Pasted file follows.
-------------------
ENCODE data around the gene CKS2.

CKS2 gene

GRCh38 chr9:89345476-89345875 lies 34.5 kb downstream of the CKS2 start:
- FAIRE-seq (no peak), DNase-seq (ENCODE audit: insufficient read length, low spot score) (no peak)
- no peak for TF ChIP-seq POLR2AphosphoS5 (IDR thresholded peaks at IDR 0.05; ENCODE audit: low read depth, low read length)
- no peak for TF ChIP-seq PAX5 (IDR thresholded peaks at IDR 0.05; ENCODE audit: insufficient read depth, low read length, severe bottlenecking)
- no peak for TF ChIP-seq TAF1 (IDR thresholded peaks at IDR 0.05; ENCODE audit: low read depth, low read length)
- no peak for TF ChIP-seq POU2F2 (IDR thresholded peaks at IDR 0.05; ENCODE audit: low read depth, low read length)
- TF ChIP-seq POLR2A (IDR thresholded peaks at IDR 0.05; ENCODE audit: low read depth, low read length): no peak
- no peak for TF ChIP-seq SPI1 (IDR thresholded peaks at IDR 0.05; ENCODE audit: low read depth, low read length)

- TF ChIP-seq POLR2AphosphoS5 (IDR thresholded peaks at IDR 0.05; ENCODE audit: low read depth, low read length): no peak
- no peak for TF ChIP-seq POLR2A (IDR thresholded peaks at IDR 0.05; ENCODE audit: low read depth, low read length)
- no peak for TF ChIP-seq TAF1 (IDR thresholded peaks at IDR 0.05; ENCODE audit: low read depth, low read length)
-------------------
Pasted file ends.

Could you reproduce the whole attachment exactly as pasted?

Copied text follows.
ENCODE data around the gene CKS2.

CKS2 gene

GRCh38 chr9:89345476-89345875 lies 34.5 kb downstream of the CKS2 start:
- FAIRE-seq (no peak), DNase-seq (ENCODE audit: insufficient read length, low spot score) (no peak)
- no peak for TF ChIP-seq POLR2AphosphoS5 (IDR thresholded peaks at IDR 0.05; ENCODE audit: low read depth, low read length)
- no peak for TF ChIP-seq PAX5 (IDR thresholded peaks at IDR 0.05; ENCODE audit: insufficient read depth, low read length, severe bottlenecking)
- no peak for TF ChIP-seq TAF1 (IDR thresholded peaks at IDR 0.05; ENCODE audit: low read depth, low read length)
- no peak for TF ChIP-seq POU2F2 (IDR thresholded peaks at IDR 0.05; ENCODE audit: low read depth, low read length)
- TF ChIP-seq POLR2A (IDR thresholded peaks at IDR 0.05; ENCODE audit: low read depth, low read length): no peak
- no peak for TF ChIP-seq SPI1 (IDR thresholded peaks at IDR 0.05; ENCODE audit: low read depth, low read length)

- TF ChIP-seq POLR2AphosphoS5 (IDR thresholded peaks at IDR 0.05; ENCODE audit: low read depth, low read length): no peak
- no peak for TF ChIP-seq POLR2A (IDR thresholded peaks at IDR 0.05; ENCODE audit: low read depth, low read length)
- no peak for TF ChIP-seq TAF1 (IDR thresholded peaks at IDR 0.05; ENCODE audit: low read depth, low read length)